• Regarding parking: I studied the options for parking on this unusually-shaped site. While the shoulder/sidewalk is soft now, the curb cuts shown currently exist legally. In fact there are three, one near Broad Ripple Avenue which we will abandon, the second we reduced in width and the northern cut will remain the same. The parking lot will be one-directional, in on the southern cut and out on the north. The distance from the back of space 7 to the inside of the sidewalk is 24′, more than adequate for single-direction traffic. It is not feasible to propose parallel parking on Winthrop – the street is already narrow with a difficult turn from Broad Ripple Avenue, parallel spaces are 25’x10′ with additional wasted space at each end space, and moving the sidewalk in 10′ would destroy the pedestrian traffic. This layout is the best we could do with the unusual constraints of the site.

    • It’s definitely a major improvement to what’s in the area, but there is onstreet angled parking on Guilford and onstreet parking on Broad Ripple. Any onstreet parking would help slow down travel and make it more ped friendly.

    • Craig — If I understand correctly, your issues with a parallel parking option are (a) Winthrop is narrow, (b) the turn from BR Ave to Winthrop is difficult and (c) moving a sidewalk 10′ would kill pedestrian traffic.

      Here’s how I respond:

      (a) Yes, Winthrop is narrow, but why is that a problem? This is a village where we want to encourage slow vehicle speeds and narrow roads provide for that. Defining the edge of the street with a curb or a parked car doesn’t make that much difference, except that parking at the edge of the street is preferable in order to buffer pedestrians from traffic. We should expect that in a pedestrian-oriented village like Broad Ripple.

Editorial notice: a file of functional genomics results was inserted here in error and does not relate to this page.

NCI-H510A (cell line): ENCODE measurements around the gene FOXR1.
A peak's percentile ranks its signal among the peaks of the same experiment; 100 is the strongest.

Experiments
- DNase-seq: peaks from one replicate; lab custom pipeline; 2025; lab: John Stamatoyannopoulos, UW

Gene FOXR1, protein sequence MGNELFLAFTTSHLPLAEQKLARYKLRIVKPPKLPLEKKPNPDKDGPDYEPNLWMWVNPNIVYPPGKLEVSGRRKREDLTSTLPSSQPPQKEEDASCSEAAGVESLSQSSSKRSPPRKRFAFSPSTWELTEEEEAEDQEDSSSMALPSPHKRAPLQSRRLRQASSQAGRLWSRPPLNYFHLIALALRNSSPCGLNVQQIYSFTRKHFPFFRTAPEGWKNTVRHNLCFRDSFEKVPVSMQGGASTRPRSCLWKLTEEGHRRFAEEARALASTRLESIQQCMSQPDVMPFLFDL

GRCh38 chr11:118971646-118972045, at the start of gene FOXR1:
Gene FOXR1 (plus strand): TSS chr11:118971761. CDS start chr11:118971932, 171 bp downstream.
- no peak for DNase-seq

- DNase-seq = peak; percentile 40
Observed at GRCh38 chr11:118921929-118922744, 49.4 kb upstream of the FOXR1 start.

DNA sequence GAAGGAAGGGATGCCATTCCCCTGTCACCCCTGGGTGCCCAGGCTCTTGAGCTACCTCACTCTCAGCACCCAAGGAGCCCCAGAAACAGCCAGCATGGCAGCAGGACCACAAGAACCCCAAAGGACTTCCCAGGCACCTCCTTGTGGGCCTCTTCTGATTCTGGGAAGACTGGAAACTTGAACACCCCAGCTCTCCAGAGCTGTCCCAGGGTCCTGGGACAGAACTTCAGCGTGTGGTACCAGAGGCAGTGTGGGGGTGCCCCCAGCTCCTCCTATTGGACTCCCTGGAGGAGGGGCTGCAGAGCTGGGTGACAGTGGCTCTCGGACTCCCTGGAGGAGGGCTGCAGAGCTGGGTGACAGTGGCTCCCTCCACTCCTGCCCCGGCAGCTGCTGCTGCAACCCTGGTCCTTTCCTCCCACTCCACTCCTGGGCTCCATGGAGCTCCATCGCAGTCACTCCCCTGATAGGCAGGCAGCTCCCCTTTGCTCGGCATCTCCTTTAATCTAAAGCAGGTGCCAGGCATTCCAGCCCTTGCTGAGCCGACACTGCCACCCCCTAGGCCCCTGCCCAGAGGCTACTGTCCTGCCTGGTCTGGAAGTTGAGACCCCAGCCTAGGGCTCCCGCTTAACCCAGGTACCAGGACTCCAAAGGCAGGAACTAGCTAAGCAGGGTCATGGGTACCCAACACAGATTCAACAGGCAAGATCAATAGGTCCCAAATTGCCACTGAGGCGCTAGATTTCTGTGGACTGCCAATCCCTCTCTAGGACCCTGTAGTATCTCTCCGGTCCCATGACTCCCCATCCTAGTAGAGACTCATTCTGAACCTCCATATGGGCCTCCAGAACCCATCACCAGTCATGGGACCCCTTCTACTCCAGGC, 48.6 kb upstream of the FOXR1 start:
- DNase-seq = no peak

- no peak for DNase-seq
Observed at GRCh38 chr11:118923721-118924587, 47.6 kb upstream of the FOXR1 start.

Understanding that you do need some extra width to open car doors, I’ll add that providing 10′ width for parked cars that are typically around 6′ in width will leave a northbound travel lane that is effectively slightly wider than the current lane most of the time.

      (b) Keep the corner exactly as it is in the plan and only put parallel spaces north of the building. You’d have to radically alter your building plan to fit spaces next to the building anyway. Most likely you can still fit 7 spaces in north of the building, and again: you’d buffer pedestrians from traffic and you’d have more of the site to work with.